Method for Finding Scientific Truth

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In your astronomy course you will cover a lot of explanations as to how the universe and its constituent parts work. All of these explanations were arrived at by using the scientific method in one form or another. One goal of this web site is to give you some familiarity with the process of science and how its tools are used to find out about the physical reality around us. Hopefully you will find the method of science a useful one to use in your future to understand the physical universe. The scientific method and the tools of science are powerful tools of knowledge, but there are limits to its applicability and certainty.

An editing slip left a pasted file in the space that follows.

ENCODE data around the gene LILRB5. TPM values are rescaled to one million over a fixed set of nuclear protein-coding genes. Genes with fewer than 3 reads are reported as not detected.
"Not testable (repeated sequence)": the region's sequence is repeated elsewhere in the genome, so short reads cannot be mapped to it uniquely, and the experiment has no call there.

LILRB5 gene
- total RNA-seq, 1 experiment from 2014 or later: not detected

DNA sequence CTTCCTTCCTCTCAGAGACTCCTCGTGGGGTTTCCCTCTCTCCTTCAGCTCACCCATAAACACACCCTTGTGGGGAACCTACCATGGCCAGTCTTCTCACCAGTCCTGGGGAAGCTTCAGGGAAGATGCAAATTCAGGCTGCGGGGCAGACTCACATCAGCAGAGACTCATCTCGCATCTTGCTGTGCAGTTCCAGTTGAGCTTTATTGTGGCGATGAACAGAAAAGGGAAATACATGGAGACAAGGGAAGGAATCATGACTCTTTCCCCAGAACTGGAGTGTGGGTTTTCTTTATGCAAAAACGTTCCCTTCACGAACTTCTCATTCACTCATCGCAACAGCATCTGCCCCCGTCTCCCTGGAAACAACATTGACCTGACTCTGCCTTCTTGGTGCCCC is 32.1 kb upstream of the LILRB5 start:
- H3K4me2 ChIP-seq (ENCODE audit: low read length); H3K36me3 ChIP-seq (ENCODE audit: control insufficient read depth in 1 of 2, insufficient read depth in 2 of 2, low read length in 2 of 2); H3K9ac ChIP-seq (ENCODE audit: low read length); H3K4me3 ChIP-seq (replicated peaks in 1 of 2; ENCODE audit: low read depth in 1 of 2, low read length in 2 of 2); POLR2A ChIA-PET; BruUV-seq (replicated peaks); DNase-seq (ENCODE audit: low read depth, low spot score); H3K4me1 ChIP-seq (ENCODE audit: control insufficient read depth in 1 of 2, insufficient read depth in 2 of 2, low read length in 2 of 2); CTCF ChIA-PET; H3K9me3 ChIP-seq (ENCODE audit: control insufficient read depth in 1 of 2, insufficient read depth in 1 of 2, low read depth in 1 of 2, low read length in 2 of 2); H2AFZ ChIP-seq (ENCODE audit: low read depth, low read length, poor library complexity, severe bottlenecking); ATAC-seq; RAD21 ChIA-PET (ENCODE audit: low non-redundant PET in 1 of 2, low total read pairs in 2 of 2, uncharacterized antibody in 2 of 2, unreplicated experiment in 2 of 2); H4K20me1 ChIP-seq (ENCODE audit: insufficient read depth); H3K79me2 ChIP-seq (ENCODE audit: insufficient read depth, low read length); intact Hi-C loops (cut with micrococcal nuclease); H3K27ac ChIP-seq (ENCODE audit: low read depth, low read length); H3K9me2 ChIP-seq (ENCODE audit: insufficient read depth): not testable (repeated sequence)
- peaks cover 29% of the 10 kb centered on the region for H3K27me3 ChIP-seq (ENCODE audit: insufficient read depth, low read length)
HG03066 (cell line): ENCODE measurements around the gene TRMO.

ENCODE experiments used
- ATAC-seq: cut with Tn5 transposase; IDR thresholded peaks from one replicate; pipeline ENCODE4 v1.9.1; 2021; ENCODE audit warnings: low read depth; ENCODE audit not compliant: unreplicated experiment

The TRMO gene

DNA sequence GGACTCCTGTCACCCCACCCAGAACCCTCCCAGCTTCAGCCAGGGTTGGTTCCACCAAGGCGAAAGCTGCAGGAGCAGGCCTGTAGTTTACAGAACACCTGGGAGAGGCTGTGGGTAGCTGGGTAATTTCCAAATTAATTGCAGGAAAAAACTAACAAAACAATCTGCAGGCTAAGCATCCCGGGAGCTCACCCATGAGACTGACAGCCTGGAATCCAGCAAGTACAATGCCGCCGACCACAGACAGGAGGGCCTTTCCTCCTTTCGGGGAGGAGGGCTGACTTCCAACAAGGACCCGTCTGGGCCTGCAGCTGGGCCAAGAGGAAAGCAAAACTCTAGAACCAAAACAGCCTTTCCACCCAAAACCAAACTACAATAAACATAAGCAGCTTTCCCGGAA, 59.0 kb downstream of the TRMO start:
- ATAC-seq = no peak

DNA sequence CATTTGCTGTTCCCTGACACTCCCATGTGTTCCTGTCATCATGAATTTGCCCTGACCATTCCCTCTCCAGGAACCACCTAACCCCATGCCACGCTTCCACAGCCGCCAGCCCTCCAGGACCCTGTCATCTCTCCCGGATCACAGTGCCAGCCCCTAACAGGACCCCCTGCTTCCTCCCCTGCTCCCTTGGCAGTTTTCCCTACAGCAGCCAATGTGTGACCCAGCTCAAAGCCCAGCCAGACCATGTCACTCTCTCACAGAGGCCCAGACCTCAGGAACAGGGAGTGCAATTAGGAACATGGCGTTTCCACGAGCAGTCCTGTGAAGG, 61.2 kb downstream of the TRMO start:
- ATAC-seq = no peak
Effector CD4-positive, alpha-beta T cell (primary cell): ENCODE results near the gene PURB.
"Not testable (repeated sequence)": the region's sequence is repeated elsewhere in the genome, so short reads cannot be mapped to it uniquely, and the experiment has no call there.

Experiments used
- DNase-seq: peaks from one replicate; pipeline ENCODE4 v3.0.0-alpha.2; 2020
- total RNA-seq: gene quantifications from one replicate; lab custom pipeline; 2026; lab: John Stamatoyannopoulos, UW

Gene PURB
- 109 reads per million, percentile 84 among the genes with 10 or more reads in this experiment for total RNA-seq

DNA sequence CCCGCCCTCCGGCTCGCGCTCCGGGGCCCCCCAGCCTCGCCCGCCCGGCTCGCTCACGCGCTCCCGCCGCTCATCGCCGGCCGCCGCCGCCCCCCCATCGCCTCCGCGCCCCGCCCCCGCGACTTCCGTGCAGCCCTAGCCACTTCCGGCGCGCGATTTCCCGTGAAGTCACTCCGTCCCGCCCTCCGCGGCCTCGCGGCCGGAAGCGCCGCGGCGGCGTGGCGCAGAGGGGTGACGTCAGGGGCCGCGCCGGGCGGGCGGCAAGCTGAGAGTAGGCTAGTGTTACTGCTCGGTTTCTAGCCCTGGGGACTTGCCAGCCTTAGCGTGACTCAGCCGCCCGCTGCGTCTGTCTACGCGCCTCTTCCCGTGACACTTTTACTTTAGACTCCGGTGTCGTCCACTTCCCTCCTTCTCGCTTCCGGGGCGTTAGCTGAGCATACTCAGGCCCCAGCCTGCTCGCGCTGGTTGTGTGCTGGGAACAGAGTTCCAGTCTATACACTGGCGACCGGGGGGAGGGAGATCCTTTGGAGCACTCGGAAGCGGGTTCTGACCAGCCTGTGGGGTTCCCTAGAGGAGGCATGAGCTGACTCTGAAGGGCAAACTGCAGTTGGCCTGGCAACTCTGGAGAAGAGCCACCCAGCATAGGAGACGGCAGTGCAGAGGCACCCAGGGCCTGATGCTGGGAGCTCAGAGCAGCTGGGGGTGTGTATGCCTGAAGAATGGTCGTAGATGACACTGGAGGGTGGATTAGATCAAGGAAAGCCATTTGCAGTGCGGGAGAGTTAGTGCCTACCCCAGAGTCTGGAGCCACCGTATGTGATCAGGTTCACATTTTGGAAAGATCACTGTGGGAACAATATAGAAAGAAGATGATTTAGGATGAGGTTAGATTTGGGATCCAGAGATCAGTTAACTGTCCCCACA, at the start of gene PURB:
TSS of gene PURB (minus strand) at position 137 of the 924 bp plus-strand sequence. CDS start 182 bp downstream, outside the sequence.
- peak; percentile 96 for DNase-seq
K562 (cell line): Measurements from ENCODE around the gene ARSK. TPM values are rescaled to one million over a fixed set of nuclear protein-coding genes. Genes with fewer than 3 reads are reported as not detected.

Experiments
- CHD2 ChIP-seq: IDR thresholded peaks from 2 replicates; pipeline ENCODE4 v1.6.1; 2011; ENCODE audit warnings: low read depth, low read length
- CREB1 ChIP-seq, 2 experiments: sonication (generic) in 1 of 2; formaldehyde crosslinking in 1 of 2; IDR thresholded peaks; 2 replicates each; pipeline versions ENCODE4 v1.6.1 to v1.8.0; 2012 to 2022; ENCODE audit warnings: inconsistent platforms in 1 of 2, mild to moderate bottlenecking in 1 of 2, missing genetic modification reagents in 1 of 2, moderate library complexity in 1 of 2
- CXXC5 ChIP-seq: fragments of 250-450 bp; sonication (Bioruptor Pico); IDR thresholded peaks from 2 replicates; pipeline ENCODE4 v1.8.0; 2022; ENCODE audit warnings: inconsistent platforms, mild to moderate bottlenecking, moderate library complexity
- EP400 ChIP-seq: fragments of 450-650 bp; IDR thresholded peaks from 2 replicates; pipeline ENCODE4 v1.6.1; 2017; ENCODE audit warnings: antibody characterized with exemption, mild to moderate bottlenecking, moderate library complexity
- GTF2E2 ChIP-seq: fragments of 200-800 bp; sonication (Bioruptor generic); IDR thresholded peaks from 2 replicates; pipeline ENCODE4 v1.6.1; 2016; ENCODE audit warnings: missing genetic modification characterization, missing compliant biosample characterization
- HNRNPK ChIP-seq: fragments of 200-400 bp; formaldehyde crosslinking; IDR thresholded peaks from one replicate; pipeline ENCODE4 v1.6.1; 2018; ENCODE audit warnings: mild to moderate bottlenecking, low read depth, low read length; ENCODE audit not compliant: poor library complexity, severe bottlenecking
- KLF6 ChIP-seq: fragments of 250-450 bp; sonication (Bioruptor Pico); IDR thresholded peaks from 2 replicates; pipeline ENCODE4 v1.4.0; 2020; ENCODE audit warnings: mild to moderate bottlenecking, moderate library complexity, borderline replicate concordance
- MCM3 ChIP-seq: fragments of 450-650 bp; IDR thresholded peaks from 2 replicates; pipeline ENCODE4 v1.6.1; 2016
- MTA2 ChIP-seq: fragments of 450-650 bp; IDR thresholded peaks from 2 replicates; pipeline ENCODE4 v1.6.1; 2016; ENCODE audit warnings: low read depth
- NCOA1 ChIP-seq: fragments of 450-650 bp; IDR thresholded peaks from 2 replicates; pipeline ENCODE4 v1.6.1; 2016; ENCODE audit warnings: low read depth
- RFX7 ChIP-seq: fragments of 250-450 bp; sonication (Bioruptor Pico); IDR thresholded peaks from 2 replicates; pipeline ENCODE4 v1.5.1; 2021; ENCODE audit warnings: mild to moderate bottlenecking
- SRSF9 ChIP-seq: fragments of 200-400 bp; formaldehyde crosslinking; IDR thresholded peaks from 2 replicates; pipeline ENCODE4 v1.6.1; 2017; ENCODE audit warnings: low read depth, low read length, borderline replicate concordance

There is confusion of what is ``scientific'' and what is ``non-scientific'' in the popular media today and undoubtedly you've heard testimonies of one science expert or group contradicting the testimony of another science expert or group. What is the truth? How do we know? How do we tell the difference between mere opinions and real accurately predictive explanations? We will use astronomy as a vehicle to arrive at an answer to these important questions. With all the material we cover in this course, it will help to keep the approach of the two-year-old (or rebellious teenager) in mind. Ask yourself, ``How do you know that's right?'' and ``Why does that happen that way?'' What follows is a close adaptation of a chapter from Ronald Pine's book Science and the Human Prospect (links will display in another window). I would recommend this book be a part of your personal library. The vocabulary terms are in boldface.

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last updated: August 19, 2012 (updated links to Pine's website)

Is this page a copy of Strobel's Astronomy Notes?

Author of original content: Nick Strobel